Skip to main content

tv   Bloomberg Daybreak Asia  Bloomberg  July 7, 2020 7:00pm-9:00pm EDT

7:00 pm
haidi: very good morning. i am haidi stroud-watts in sydney. we are counting you down to asia's major market opens. this: our top stories hour. asian markets looks set for another uncertainty as the global rally stalls. investors remain concerned about the economic impact of the coronavirus and the potential recovery. the coronavirus sets more records across the u.s.. daily cases in texas, deaths in
7:01 pm
arizona, and hospital cases in california all marking new highs. plus top advisers to president trump are set to urge the u.s. to undermine the hong kong dollar peg to punish china for its crackdown in the city. on's get a quick check up how markets are set up for the open. here is sophie kamaruddin in hong kong. sophie: in asia this wednesday, we are seeing a mixed start to the session with focus on china and if mainland stocks can keep up that rally we have seen for six days. futuresd 14% so we have in the green for the most part. hang seng futures settling higher after the rally did stall in hong kong on tuesday. switching out the board, checking in on the hong kong dollar, which continues to have the 7.75 mine as they continue to defend the peg, we are seeing little reaction in the curb. jumping into the terminal for a big picture book, low 200 pips
7:02 pm
after the spike we saw in may but staying elevated on economic and political uncertainties. tracking any reaction to a bloomberg report. they are weighing proposals to undermine the hong kong dollar peg. that is the least likely option among possible sanctions. terminal forthe another big picture view, there are over 5 trillion u.s. dollars dollars inits -- deposits around the city. haidi. haidi: the spread of the coronavirus meanwhile has produced another trough of global headlines. the infections set records across the u.s. with new the countryhs as closes in on 3 million cases per australia in the meantime is putting melbourne back into lockdown. and the brazilian president, gyre bolsonaro, has tested positive.
7:03 pm
he has long downplayed the effect of the virus on latin america's largest economy. he covers health care as a bloomberg opinion columnist. why are they so dramatically different when it comes to australia and the u.s.? [no audio] haidi: just want to check that you can -- shery: we will try to go to mac neeson once we get him -- max neeson. we are discussing coronavirus cases. that's get a first check of the first word headlines. u.s.lked about the dollar peg and advisors in the trump administration said to be considering undermining the hong kong dollar peg to its u.s. equivalent to punish china for tightening its upon the city. we are told the idea could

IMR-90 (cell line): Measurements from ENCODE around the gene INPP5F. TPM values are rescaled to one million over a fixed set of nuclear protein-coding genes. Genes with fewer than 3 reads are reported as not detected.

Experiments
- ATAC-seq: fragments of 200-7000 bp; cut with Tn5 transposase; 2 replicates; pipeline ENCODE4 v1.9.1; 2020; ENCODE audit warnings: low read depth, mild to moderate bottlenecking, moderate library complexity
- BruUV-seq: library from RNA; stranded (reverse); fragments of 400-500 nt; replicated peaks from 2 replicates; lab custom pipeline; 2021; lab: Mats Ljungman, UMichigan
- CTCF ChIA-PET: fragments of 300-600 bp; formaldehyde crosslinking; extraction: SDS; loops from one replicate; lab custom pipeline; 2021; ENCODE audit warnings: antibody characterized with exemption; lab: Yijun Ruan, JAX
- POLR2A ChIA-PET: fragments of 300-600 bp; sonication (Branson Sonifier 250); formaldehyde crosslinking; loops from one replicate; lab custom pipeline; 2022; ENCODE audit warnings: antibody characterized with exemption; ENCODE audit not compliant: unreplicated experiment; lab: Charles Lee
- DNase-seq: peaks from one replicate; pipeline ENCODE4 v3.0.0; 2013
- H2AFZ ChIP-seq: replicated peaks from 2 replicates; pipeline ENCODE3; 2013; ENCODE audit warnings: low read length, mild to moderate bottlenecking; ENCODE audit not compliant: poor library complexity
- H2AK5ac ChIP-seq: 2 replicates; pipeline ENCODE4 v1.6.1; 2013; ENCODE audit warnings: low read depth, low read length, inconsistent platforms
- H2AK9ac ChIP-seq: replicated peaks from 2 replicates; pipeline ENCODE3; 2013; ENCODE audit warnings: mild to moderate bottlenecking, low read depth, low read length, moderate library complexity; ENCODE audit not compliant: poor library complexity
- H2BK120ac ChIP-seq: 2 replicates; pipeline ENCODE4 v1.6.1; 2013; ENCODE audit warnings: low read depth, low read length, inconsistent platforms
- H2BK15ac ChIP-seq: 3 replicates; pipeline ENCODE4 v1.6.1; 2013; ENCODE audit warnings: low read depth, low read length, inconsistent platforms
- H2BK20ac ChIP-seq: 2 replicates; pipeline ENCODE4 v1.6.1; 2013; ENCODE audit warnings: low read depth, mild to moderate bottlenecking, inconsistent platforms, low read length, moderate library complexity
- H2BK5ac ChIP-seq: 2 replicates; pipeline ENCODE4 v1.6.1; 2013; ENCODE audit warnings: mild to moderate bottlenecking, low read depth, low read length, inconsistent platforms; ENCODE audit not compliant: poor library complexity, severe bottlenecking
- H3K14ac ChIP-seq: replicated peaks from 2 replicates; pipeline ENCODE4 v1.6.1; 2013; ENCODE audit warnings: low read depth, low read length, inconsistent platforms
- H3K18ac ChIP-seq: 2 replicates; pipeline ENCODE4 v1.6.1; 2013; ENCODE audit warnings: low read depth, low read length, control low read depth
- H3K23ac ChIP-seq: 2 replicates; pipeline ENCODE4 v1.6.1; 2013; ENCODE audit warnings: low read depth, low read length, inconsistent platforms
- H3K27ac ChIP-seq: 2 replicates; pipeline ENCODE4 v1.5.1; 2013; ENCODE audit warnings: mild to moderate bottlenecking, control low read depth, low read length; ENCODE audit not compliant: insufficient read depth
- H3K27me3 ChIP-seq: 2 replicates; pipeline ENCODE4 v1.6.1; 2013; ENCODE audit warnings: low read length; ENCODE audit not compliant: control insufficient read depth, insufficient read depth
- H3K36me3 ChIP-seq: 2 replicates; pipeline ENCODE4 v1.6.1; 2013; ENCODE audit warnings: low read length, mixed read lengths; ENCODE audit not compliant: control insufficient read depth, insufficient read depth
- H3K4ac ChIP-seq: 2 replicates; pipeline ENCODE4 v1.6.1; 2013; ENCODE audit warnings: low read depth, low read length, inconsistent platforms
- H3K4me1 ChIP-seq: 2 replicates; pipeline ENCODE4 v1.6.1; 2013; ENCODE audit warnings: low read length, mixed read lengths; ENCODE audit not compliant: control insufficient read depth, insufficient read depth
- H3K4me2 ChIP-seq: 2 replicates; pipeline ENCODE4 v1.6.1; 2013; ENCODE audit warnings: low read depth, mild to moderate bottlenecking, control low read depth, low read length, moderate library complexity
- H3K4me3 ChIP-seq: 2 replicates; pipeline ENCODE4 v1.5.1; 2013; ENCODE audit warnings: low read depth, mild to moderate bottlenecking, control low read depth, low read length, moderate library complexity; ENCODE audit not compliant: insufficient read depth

7:04 pm
include limiting the ability of to buy u.s.nks dollars. sources say it has been raised as part of wider discussions at the state apartment but has not reached the white house and may not progress further. the vice chairman of the federal reserve says the bank can do more and will do more if needed to boost the u.s. economy. richard clarida says the fed has a lot of accommodations in place but would likely turn to additional forward guidance and asset purchases to support the recovery. the fed held rates near zero last month and signaled they are likely to stay there through at least 2022. malaysia cut its benchmark rate to a record low, warning of threats to an economy reemerging after months of law down. bank negara dropped the overnight rates by 25 basis 1.7 5%, its lowest level in records dating back to 2000 four. stimulus will accelerate the
7:05 pm
recovery from the virus amid three straight months of deflation and the worst unemployment rates in decades. fell for aports fourth straight month in june as global demand struggles with the coronavirus and rising tensions between the u.s. and china. outbound shipments fell three point 8%, slightly more than forecast, while imports plunged more than 8%, giving a surplus of almost 5 billion u.s. dollars. exports to southeast asia, japan, and europe fell out rose to the u.s. and china. staying with the virus outbreak, max neeson covers health care and is a bloomberg opinion columnist. we have seen a pretty dramatic difference in government response when it comes to australia. we had a record of 200 cases in melbourne overnight and we are seeing the strict lockdown come into place. the likes of texas seeing 10,000
7:06 pm
cases a day and a very different response. just athink it reflects different amount of what governments or people are willing to tolerate. there's a lot of different things behind that. you know, the u.s. federal government response has been a little bit lackluster. mostly the states and the notion of the sort of disconnect between controlling the virus and protecting the economy when the two are largely the same. you are not going to have a successful reopening if the virus is allowed to spread so you have these two very different approaches. one where even a miner outbreak is cause for renewed efforts to bring cases under control and the other where the strategy seems to be or the outlook is that the cat sort of out of the bag and any renewed lockdown
7:07 pm